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Dave Rowntree channels clear creativity and worldliness on Radio Songs

"Radio Songs"

Release date: 20 January 2023
Dave Rowntree Radio Songs art
18 January 2023, 00:00 Written by Tallulah Boote Bond

Radio Songs is a stirring album, new in its sound, whilst still sailing on the musical waves of Dave Rowntree's Blur drummer day job .

Rowntree balances mournful and magical as he travels through loneliness and nostalgia, each track bookended by static noise. Radio Songs feels like a life-time album, each song evoking a memory, to create a world in which we are safe to “dream a dream of yesterday”. It’s effectively a love letter to radio, and how “it’s been one of the steadying factors in (his) life”.

Needless to say, the songs are molded around fascinating rhythms, like Rowntree is experimenting with non-western drum-patterns, and grounding them in a familiar world. “Devil’s Island” was released first as a single, and comes as no surprise that it’s possibly the most effective and commercial song on the album. It has an almost Scandinavian tribalistic percussion layered on top of an electronic foundation. With refraining lyrics like “Roar like lions cry like lambs”, it’s eerie and adventurous, as sensitively experimental as Alt-J’s "Hunger of the Pine".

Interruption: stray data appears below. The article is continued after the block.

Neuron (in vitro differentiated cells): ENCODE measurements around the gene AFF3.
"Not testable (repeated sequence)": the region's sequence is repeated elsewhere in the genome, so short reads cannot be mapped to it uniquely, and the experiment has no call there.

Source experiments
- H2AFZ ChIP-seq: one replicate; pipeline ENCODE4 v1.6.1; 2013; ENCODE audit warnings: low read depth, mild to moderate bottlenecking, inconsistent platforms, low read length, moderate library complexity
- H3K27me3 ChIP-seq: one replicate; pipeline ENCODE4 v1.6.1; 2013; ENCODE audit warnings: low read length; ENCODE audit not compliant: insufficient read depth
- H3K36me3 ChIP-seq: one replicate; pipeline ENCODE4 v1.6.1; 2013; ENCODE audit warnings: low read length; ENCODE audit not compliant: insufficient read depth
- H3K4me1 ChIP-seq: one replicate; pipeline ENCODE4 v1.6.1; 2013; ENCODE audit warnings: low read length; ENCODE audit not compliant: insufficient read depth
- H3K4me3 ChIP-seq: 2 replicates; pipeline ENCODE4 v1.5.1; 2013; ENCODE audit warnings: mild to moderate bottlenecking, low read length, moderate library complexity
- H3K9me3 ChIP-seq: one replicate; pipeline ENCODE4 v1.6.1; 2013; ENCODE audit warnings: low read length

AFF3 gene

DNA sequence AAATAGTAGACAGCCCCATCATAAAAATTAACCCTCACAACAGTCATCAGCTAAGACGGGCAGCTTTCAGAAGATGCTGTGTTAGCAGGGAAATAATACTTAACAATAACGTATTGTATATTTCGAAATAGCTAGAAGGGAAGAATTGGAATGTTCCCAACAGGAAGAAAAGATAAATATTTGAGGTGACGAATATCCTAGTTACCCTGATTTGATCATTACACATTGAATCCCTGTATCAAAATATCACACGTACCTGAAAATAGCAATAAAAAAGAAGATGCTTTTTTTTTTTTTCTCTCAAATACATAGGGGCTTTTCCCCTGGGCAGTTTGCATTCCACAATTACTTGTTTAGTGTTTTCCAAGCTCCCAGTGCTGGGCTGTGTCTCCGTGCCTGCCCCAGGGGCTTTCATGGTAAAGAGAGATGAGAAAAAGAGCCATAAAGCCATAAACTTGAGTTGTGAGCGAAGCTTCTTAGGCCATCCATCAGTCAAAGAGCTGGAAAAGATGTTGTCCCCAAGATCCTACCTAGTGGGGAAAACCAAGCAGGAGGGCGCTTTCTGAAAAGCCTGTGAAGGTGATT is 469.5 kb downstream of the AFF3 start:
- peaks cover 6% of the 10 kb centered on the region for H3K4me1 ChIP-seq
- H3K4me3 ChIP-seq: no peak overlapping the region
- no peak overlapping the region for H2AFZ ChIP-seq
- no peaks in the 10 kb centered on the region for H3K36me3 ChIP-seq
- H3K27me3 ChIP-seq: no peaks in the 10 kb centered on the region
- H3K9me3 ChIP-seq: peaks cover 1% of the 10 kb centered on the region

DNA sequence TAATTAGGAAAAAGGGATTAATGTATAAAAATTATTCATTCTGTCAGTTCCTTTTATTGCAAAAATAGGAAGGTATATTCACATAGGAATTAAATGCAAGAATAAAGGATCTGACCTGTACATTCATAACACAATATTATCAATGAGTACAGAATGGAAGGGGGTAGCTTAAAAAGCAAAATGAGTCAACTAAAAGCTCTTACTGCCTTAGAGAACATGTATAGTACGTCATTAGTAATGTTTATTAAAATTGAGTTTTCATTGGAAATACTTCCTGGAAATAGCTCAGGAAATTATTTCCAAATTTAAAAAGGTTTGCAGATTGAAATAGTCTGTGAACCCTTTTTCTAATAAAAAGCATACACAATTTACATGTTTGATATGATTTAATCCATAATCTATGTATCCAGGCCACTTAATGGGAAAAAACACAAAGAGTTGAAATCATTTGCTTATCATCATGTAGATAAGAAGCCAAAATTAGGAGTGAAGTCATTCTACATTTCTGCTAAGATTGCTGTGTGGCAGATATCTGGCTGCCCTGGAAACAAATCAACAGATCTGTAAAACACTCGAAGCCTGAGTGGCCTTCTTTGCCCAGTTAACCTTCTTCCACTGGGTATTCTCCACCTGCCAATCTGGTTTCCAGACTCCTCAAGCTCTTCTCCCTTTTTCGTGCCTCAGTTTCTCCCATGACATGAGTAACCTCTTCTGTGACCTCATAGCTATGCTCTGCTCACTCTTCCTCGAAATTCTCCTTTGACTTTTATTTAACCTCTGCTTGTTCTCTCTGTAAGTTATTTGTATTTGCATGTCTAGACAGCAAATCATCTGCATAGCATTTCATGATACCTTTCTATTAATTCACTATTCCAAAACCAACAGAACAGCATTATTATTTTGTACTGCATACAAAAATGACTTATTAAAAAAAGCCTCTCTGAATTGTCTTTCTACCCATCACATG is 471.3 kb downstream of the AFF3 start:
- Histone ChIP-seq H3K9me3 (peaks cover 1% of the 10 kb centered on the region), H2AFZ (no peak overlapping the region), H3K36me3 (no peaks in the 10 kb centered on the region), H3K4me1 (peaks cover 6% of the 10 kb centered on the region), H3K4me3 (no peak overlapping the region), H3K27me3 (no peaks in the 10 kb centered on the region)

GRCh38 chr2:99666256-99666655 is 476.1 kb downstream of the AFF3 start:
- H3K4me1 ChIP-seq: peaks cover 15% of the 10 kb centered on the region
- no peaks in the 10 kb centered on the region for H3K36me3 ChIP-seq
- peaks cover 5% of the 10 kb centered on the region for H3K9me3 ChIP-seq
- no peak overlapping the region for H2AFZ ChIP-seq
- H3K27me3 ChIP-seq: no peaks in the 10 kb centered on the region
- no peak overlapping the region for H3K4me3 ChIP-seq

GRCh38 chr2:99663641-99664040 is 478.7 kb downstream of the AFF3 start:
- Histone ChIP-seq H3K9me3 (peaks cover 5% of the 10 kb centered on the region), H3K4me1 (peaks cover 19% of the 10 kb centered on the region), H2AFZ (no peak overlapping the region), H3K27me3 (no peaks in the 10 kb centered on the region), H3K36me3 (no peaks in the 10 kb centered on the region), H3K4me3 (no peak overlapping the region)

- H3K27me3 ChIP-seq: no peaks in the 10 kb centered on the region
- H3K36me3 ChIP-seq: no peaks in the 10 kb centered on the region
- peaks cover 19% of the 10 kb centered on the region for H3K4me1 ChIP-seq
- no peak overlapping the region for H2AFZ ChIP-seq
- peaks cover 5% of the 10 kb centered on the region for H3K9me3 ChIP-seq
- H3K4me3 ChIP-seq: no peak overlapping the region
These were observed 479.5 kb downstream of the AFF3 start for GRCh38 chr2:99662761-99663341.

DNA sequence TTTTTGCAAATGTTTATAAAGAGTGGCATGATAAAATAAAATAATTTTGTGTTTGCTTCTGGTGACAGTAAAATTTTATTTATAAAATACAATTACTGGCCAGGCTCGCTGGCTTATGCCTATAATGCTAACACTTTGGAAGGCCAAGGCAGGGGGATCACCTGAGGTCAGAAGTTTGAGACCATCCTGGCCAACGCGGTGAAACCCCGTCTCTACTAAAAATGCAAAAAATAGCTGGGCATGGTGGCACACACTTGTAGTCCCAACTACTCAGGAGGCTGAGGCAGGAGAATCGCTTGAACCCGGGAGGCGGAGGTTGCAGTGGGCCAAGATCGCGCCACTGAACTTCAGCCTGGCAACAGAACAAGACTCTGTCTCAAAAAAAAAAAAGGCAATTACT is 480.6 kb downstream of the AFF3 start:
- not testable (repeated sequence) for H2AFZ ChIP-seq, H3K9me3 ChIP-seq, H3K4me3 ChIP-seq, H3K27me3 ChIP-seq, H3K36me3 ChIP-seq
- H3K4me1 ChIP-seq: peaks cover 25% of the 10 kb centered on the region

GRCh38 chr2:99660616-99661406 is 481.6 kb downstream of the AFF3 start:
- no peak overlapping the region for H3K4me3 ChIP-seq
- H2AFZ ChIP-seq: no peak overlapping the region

At times, the dramatic melancholy takes over a little, but it comes as no surprise after Rowntree’s notable work on high-profile television thriller soundtracks (and the 2018 Bros documentary Bros: After The Screaming Stops). In “1000 Miles”, he tries “to reach out to touch you but I’m a thousand miles from home” in “the loneliness of sleep when we’re together in our bed”. It’s a heartbreaking lyric, and although never before a singer, his clear and inviting vocals are full of empathy and haunt the speakers long after the album has played out. He’s still finding his voice, but as a self-confessed Nomad, that comes with the territory.

Radio Songs sits in the near distance like a cityscape; open, diverse and waiting to be explored. Certain songs have a poppy production, like “London Bridge”, which despite having the same naïve quality as the nursery rhyme, is inspired by an ominous feeling that consumes Rowntree whenever he goes near the area. It’s choppy and moody, heavily contrasting with the final track “Who’s Asking”, which is almost peaceful in an electronic, instrumental way, evoking something between Nils Frahm and MSTRKRFT.

References to other artists and songs comes surprisingly easily, as Rowntree’s sound has globally penetrated the music industry throughout the years. Whether he is the influencer or the influenced, there’s such a clear creativity and worldliness in his music, that Radio Songs should be listened to multiple times to really get the depth of where he’s taking his sound.

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